We now have a sense of what people in Georgia will pay for health insurance through the new healthcare exchange run by federal government. Officials released the prices on Tuesday.
In Georgia the state is divided into 16 insurance regions, and the premiums differ quite a bit.
"Atlanta is one of the lower cost regions. In Southwest Georgia, the premiums could be as much as 40 percent higher for the same individual," said Bill Custer, a health insurance expert at Georgia State University.
For example, a person between the ages of 26 and 35 could pay 316 dollars a month in Atlanta. That same person would pay 4 dollars more in Macon, and up to a 150 more in southwestern Mitchell County.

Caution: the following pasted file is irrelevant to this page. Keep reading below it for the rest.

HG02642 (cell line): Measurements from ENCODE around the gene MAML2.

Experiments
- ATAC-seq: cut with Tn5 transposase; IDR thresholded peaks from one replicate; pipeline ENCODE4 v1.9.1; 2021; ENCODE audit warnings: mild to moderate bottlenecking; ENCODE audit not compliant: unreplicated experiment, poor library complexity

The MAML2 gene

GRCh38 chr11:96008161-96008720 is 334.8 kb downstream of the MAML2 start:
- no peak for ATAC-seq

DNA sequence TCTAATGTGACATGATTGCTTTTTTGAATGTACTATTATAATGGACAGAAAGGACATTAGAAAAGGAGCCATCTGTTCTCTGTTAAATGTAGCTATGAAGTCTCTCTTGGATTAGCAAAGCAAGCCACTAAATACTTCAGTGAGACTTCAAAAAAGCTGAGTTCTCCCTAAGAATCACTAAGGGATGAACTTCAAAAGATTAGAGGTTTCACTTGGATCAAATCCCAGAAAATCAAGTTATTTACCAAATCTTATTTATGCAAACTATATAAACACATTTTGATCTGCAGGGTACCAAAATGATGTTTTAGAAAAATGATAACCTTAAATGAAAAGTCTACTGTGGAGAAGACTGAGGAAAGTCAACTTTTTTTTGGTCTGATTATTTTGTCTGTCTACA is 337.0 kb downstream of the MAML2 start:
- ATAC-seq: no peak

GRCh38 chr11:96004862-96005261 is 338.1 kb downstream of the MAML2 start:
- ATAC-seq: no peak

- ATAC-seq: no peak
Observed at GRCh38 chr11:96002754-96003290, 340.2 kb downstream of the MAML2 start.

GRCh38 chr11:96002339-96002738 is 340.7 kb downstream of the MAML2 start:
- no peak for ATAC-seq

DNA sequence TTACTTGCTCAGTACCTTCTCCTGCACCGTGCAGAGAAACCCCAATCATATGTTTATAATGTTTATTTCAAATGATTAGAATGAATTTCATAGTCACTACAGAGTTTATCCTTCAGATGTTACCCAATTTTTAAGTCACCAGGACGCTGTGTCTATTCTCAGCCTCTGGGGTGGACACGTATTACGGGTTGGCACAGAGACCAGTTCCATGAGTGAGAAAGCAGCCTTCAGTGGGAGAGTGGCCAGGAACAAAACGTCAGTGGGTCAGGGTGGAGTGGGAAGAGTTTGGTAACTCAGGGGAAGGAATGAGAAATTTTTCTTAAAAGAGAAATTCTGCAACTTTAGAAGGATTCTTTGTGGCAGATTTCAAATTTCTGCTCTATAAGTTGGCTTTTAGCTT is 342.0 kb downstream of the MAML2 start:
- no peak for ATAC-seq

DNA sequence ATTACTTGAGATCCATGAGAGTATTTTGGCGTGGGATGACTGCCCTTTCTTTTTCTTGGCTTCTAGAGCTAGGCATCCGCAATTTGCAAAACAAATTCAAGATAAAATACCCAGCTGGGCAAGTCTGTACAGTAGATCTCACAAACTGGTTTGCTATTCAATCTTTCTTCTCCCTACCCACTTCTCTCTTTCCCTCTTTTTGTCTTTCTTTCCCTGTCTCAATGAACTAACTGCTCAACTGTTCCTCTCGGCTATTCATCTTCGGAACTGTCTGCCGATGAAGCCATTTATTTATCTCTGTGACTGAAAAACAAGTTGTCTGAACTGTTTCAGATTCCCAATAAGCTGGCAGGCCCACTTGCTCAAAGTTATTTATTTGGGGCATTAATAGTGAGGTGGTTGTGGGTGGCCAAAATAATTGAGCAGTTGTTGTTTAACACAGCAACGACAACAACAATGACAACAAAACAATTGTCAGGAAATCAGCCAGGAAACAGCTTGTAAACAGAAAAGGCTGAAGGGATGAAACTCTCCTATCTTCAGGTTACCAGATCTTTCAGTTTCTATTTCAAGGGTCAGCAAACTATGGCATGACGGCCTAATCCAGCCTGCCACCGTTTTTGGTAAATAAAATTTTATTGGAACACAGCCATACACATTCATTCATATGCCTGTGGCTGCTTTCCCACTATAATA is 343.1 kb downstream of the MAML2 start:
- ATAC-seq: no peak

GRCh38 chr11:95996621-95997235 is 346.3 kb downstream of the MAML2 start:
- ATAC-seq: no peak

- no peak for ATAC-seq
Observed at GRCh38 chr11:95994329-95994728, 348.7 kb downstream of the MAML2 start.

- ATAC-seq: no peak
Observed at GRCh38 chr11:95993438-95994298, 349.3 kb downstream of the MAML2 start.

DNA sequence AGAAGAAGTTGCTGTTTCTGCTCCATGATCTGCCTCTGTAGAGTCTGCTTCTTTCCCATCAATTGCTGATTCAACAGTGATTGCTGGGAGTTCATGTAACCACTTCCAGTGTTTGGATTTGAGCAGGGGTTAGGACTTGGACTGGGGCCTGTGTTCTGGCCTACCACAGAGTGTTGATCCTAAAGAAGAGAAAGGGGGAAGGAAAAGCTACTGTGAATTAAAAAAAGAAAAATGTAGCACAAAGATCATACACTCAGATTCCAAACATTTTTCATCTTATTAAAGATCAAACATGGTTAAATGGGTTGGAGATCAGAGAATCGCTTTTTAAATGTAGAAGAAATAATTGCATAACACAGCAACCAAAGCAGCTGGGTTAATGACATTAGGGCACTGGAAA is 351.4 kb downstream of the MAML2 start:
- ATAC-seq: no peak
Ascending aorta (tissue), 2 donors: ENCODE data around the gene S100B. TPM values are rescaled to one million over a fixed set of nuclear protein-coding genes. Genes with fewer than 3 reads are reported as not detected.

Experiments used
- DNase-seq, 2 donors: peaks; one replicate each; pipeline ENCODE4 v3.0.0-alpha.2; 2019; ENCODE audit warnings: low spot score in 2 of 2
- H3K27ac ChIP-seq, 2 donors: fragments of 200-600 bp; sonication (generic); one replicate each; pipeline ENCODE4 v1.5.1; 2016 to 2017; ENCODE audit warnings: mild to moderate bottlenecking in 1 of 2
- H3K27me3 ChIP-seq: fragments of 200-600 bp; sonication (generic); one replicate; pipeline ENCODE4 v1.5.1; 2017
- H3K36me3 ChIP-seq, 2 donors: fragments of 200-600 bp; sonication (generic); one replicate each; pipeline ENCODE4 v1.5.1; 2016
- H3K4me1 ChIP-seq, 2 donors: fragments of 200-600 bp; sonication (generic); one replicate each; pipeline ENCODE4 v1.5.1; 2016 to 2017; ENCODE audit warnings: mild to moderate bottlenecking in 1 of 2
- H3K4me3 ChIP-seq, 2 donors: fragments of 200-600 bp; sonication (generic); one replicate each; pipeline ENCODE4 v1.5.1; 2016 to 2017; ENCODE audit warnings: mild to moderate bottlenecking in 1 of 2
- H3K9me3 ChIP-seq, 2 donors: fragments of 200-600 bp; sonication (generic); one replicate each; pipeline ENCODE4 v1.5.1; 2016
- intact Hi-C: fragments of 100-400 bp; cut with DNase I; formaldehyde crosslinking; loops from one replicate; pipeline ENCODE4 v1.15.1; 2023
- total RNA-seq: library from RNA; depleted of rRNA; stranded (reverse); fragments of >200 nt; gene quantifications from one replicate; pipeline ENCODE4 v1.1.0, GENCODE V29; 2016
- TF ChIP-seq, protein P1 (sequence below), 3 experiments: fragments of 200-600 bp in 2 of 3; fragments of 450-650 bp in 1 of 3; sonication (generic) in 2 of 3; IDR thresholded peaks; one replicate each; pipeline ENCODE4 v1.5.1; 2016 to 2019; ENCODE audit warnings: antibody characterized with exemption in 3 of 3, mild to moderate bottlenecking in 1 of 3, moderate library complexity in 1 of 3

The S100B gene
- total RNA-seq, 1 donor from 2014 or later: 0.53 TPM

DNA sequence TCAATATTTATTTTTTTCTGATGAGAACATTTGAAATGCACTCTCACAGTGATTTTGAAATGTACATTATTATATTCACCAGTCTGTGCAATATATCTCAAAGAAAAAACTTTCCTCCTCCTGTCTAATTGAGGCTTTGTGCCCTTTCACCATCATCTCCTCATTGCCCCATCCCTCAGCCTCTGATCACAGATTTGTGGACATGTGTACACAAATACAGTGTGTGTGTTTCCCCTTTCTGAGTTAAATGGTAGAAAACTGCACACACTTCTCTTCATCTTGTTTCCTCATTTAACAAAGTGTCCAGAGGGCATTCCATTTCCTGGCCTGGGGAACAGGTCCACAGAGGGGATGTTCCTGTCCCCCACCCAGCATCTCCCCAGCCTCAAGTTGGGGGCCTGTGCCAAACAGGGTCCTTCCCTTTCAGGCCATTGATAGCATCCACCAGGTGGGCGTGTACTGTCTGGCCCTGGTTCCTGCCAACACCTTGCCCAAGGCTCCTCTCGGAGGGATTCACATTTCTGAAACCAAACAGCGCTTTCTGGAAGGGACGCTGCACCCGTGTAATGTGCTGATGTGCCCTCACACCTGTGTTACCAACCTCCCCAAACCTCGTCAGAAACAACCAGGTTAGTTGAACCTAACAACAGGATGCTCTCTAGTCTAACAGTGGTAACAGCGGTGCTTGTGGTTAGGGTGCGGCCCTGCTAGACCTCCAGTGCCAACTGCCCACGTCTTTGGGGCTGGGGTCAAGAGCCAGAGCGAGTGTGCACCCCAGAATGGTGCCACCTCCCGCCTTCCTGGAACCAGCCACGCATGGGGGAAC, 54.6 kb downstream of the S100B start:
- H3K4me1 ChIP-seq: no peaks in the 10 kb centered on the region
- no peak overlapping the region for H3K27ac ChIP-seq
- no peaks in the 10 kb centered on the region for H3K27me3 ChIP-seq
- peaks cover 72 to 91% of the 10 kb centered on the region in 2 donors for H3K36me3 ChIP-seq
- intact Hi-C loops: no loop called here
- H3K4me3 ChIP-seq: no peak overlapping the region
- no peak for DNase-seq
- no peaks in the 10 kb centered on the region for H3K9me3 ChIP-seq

Custer saidthose premiums are before any tax credit is applied. A person with a higher income doesn’t have access to a tax credit. But once a tax credit is applied the rate would get lower.
People in Georgia will buy insurance through the federal exchange because state officials declined to set up their own.
Enrollment starts Oct. 1 and runs through March.